A National Road Safety Plan should be formulated to reduce the
number of accidents, injuries and deaths on Malaysian roads
by John Chung
The tragic bus collision at the Kuala Lipis-Merapoh trunk road
which claimed 14 lives and left scores of other passengers wounded had
focused public attention on the serious need to tackle the growing problem
of careless driving and reduce the number of accidents, injuries and deaths
on Malaysian roads.
Despite various road safety campaigns carried out by the authorities to
create awareness of driving safely, road accidents resulting in fatalities
are still on the rise instead of declining, raising the question whether the
campaigns carried out thus far have been effective.
Any successful road safety campaign must address the root causes of road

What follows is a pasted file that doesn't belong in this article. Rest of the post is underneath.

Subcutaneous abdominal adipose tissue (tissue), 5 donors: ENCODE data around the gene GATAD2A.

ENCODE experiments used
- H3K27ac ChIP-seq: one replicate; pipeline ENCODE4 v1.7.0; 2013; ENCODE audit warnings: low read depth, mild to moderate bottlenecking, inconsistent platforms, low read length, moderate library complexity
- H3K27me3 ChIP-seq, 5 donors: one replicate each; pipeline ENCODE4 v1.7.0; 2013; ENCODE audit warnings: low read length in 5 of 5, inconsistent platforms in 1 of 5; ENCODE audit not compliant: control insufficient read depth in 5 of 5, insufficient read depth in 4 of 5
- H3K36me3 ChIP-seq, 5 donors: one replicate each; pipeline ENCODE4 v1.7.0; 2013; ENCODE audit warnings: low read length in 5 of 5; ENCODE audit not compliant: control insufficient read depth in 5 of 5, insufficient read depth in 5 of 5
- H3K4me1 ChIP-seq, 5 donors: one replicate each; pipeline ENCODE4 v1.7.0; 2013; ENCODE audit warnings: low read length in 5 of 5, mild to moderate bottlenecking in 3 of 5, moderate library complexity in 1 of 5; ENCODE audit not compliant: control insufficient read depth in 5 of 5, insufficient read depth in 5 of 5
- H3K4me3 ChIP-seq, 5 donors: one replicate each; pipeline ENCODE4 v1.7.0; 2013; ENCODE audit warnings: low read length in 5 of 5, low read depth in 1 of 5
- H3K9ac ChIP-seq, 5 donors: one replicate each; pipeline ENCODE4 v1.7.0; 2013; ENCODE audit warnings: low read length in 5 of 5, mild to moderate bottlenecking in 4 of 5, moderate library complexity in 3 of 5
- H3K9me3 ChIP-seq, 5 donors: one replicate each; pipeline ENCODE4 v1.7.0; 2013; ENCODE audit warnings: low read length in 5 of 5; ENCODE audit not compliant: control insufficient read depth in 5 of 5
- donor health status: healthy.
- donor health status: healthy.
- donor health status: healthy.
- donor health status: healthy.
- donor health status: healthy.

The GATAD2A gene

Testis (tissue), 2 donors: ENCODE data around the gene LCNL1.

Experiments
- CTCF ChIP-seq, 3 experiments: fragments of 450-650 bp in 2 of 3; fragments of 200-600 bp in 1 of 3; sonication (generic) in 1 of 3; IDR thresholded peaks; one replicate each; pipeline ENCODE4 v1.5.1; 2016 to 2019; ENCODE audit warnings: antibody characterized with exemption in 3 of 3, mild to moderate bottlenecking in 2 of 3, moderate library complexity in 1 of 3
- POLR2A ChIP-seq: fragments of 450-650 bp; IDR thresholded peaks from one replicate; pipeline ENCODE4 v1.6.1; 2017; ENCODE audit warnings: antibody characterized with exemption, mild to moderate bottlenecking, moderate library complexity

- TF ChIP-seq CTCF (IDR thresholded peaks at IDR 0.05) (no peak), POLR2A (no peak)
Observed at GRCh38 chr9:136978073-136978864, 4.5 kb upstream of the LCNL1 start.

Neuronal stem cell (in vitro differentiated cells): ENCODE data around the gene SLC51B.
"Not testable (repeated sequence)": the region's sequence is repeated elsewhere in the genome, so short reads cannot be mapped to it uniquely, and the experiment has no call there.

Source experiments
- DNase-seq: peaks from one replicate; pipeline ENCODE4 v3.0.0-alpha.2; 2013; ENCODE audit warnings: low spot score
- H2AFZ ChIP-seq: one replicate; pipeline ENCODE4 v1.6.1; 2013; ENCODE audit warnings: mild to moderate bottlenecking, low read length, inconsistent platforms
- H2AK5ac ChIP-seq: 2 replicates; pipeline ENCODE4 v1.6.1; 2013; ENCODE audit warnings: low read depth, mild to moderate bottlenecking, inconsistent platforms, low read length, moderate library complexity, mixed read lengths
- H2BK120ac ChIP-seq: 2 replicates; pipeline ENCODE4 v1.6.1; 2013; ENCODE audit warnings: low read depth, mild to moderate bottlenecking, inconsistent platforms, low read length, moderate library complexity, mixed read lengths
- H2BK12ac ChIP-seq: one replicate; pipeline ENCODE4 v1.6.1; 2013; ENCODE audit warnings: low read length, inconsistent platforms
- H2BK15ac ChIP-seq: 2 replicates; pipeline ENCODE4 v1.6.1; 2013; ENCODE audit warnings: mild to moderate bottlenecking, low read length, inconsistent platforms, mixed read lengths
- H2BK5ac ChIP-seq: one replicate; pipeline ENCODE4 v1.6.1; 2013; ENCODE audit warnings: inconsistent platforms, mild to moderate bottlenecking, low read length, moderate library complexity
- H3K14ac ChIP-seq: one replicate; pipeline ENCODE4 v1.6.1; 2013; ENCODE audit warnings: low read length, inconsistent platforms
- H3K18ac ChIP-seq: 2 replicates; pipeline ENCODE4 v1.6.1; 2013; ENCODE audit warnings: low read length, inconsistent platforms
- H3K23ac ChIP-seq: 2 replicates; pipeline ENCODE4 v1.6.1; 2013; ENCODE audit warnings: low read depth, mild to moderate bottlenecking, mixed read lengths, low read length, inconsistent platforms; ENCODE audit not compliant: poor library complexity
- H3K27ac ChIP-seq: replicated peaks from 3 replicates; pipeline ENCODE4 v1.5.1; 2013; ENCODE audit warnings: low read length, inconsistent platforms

accidents and aim at changing the driving behaviour of motorists. It must be
continually evaluated to assess its influence on people's attitudes to road
safety, their behaviour on the roads and, ultimately, its effectiveness in
helping to bring down the numbers of deaths and injuries.
The various causes of road accidents must be addressed since they are many,
ranging from drink-driving, speeding, not wearing safety belts, talking on
the handphone while driving to even simple driving errors, such as not
giving way, not stopping and not keeping to the left.
Undeniably, road safety campaigns are only part of the solution. To fully
deal with the problem, a national road safety plan which is multi-pronged
should be formulated by the government to demonstrate its seriousness to
deal with the situation. Such a plan should incorporate stiffer penalties,
increased law enforcement as well as awareness campaigns, supported by hard
hitting and high profile advertisements targeted at drivers of various
age-groups and aimed at educating and improving their driving attitude.
* John Chung,
DAP National Publicity Bureau Assistant Secretary